On one level, it’s not really a stretch to assume that merfolk brains are made up of the same sort of matter that is found in brains of vertebrates, like mammals and birds.
But as the merfolk-scientist David Wilcock argues in his book, the brain is only a tiny part of what makes the mermaid a mermaid.
For instance, there is evidence that the brain can be “compressed,” or packed into a small volume, to help keep things organized.
“The brain is just the way that a merfolk learns to swim,” Wilcock says.
And it’s true that some merfolk learn to swim through water, such as the Blue Mermaids of Borneo.
But the Blue Mermaids of Queensland, Australia, learned to swim by swimming through a “sea of brain matter” that had been crammed into a giant tank.
“They were really quite unique in the sense that they didn’t use the sea of brain to learn,” Wilcoch says.
“That was something else that really surprised me.”
A few years later, Wilcock noticed that this kind of learning was not happening only in mermaid schools, but also in human schools.
The Blue Mermaid Academy in Queensland, for example, taught its students to swim in “pumpkin shaped pools” in order to keep them “focused and focused on the task at hand.”
That’s not an uncommon process among human learners, Wilcocl says.
For example, a teacher might cram a child’s hands in a giant bowl and make the child “focus and focus on the water and not be distracted by the environment around them.”
If a teacher were to make that same process with a merlot, the water would look like a “giant pancake,” Wilcox says.
It’s like trying to get your students to focus on a single thing.
This is why many scientists have long believed that merpeople are conscious beings, capable of making decisions about their bodies.
And that’s the same reasoning that many scientists also believe merpeople can be conscious beings.
“If we can say, ‘These are all the possible choices we could make and then do the right thing,’ that means that the merpeople could be aware of the decision that they are making,” Willett says.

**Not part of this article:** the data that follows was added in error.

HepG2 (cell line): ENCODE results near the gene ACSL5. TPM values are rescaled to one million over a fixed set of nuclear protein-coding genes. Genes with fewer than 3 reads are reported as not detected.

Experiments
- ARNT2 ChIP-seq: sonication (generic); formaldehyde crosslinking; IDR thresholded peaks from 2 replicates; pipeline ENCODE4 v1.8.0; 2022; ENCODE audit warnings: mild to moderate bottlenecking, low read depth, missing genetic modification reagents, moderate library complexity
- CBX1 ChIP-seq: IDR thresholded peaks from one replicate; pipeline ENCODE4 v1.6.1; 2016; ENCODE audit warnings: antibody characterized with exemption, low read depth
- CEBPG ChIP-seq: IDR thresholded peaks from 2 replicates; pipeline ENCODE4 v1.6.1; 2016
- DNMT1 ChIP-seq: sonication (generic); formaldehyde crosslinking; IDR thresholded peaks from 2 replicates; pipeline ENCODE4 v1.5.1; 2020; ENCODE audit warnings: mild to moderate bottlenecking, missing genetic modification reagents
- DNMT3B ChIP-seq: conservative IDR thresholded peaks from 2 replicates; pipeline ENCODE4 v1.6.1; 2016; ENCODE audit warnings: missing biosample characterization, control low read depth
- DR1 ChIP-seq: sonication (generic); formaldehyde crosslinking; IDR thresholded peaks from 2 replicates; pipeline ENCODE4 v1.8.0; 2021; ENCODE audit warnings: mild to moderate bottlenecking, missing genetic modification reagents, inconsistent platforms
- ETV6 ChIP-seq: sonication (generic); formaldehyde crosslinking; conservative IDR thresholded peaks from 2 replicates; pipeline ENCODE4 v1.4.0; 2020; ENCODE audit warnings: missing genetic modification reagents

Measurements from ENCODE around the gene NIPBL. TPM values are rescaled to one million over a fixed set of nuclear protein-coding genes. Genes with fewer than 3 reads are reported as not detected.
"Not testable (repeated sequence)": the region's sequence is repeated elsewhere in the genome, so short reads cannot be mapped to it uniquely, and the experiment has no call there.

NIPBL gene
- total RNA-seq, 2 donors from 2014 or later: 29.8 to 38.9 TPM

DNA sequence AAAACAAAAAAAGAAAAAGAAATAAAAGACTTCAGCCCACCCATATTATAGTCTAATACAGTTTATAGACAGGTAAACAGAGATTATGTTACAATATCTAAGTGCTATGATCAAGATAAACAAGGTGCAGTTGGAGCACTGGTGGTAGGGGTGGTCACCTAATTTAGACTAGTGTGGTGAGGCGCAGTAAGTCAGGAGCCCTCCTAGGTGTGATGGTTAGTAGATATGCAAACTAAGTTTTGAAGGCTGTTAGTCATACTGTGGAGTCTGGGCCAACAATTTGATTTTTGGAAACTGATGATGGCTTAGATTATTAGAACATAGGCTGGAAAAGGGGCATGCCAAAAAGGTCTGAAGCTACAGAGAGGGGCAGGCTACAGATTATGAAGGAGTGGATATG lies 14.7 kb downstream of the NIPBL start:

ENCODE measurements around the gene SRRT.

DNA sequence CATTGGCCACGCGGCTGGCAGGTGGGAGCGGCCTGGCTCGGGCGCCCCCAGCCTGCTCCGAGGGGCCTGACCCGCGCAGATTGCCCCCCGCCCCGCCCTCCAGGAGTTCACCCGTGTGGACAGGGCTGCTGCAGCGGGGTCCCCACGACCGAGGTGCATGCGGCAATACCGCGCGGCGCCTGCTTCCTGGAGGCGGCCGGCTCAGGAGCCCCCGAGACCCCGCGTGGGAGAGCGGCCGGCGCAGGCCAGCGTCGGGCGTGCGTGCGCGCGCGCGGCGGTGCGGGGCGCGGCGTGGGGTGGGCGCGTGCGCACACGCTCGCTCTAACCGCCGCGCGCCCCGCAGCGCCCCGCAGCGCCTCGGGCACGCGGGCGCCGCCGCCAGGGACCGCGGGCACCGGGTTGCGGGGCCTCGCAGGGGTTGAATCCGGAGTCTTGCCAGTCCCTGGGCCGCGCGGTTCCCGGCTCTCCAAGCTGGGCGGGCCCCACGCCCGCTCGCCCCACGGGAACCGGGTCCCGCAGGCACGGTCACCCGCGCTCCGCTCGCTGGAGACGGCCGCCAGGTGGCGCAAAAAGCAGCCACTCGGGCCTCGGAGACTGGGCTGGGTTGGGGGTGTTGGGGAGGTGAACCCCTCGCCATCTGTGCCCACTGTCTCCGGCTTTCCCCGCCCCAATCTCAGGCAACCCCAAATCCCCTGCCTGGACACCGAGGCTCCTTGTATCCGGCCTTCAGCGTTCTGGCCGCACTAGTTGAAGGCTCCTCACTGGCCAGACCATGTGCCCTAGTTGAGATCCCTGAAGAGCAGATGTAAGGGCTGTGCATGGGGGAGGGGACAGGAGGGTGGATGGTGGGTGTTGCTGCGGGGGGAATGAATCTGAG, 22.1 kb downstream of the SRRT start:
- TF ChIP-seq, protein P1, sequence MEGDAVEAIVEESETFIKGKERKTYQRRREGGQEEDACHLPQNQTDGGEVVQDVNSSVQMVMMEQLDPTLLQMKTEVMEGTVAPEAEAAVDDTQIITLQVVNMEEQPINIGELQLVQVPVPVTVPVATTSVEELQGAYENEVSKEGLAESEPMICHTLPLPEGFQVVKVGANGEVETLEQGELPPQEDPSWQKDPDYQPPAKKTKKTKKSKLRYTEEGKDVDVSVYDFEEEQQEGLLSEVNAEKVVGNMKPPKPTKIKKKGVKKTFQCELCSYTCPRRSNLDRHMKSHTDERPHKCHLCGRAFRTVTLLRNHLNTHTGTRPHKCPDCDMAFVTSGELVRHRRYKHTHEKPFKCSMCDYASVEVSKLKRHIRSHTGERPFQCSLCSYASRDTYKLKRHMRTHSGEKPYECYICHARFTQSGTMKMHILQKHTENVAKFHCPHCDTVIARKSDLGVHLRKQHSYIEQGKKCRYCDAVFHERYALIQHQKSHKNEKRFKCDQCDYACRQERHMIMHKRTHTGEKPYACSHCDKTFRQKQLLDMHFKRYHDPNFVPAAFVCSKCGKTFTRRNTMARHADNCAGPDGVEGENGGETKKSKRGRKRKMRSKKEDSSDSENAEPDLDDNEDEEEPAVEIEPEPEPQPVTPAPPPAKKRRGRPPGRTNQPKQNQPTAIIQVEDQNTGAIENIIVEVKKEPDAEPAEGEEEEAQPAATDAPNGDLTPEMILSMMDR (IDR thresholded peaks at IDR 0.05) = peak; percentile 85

But, as it turns out, there’s a huge amount of disagreement on what that decision is, according to a new study in the Proceedings of the National Academy of Sciences.
And the reason for that disagreement is that, unlike humans, merpeople have a “consciousness deficit.”
While humans and other animals may be able to make conscious decisions, this is not the case for merpeople.
And this is the main reason why the merwomen and their parents in Australia, and many other species, don’t have the capacity to make decisions in their heads, Willett explains.
That means that it’s possible for merfolk to have a lot of “conscious decisions” — decisions that are conscious, but not necessarily the correct ones — without being able to express them.
That’s because the brain doesn’t have an integrated system to make these conscious decisions.
For that reason, “conscious decision making is not an integral part of our brain, and it’s something that is probably not part of the mind of most other animals,” Willette says.
That could be a good thing, Willette believes.
If you have the ability to make certain conscious decisions about your body, it means that you could be thinking about your own body all the time, and you could also be able have a greater capacity for mental control over your body.
That, in turn, could mean that you have a more positive view of yourself and that you can make decisions that benefit yourself and others.
This means that there could be lots of merpeople around the world.
But it could also mean that they’re not very intelligent, Wilcox and his colleagues write in their paper.
If they’re “too intelligent” to make such decisions, that could make them even less intelligent than the people who actually make them.
“This could be an interesting idea that would help us understand the mental abilities of some of these animals,” he says.
While the merlots in Australia may be a few steps removed from us, Wilck says it’s “a huge leap to imagine that these animals have any cognitive abilities.”
In fact, it could be that we have a cognitive advantage, Wilcombe says, because merpeople may be more advanced than we are in our understanding of the human brain.
“There’s a lot we don’t know about our brains,” Wilck explains.
“We don’t understand why we think in this way.
And we don: How did our brains develop to be so complex and so different from our ancestors, and how did we develop the capacity for such cognitive ability?”
That’s the reason that we need to understand these animals